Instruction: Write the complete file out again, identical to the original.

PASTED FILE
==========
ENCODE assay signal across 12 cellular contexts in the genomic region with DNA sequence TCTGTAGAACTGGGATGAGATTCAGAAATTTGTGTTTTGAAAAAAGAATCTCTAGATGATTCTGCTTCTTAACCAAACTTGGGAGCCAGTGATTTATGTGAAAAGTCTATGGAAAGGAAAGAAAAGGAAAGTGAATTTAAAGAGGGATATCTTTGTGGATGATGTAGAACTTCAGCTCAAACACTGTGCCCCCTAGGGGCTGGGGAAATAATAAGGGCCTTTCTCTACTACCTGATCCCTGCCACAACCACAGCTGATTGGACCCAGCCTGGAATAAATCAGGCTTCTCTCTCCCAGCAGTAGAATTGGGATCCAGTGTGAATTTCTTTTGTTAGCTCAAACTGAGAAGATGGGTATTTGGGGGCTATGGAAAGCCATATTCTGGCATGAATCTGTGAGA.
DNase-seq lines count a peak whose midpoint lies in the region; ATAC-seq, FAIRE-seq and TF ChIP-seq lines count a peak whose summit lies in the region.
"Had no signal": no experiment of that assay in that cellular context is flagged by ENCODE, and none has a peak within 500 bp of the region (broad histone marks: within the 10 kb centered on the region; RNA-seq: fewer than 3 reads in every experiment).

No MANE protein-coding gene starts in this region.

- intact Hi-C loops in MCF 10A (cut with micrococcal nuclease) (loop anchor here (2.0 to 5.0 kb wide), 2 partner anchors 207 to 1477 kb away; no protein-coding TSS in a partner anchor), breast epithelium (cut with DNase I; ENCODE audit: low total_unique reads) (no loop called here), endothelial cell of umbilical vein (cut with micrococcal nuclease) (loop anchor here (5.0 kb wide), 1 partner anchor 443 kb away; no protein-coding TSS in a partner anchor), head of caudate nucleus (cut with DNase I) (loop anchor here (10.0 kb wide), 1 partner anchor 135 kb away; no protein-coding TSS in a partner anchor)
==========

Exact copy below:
ENCODE assay signal across 12 cellular contexts in the genomic region with DNA sequence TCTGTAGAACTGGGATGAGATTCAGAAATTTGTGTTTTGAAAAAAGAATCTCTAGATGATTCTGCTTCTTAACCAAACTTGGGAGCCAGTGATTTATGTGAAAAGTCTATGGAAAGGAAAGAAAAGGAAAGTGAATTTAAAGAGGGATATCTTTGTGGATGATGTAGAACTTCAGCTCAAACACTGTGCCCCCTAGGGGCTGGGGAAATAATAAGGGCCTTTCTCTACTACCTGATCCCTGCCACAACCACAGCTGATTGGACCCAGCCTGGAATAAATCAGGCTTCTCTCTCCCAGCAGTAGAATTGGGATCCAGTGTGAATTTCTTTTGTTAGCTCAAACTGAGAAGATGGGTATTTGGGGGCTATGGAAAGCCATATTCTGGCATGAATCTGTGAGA.
DNase-seq lines count a peak whose midpoint lies in the region; ATAC-seq, FAIRE-seq and TF ChIP-seq lines count a peak whose summit lies in the region.
"Had no signal": no experiment of that assay in that cellular context is flagged by ENCODE, and none has a peak within 500 bp of the region (broad histone marks: within the 10 kb centered on the region; RNA-seq: fewer than 3 reads in every experiment).

No MANE protein-coding gene starts in this region.

- intact Hi-C loops in MCF 10A (cut with micrococcal nuclease) (loop anchor here (2.0 to 5.0 kb wide), 2 partner anchors 207 to 1477 kb away; no protein-coding TSS in a partner anchor), breast epithelium (cut with DNase I; ENCODE audit: low total_unique reads) (no loop called here), endothelial cell of umbilical vein (cut with micrococcal nuclease) (loop anchor here (5.0 kb wide), 1 partner anchor 443 kb away; no protein-coding TSS in a partner anchor), head of caudate nucleus (cut with DNase I) (loop anchor here (10.0 kb wide), 1 partner anchor 135 kb away; no protein-coding TSS in a partner anchor)